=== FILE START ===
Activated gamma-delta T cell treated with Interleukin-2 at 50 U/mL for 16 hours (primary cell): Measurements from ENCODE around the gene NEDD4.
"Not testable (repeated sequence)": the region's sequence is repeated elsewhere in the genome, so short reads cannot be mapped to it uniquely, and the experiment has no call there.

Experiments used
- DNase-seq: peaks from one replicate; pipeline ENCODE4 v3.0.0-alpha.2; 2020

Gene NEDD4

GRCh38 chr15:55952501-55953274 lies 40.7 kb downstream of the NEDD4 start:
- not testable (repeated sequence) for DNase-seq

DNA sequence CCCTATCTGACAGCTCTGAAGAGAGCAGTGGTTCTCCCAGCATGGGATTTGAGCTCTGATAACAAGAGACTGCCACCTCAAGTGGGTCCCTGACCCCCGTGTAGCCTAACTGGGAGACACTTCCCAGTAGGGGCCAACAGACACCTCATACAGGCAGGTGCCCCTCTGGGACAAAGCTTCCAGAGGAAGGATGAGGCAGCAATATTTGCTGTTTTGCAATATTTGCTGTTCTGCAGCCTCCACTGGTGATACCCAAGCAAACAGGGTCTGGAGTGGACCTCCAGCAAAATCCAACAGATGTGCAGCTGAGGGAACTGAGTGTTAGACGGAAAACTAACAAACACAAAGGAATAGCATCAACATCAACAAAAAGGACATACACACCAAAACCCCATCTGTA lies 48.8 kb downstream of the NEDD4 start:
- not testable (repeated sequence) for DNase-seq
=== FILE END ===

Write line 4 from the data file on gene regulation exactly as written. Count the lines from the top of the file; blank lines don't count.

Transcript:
- DNase-seq: peaks from one replicate; pipeline ENCODE4 v3.0.0-alpha.2; 2020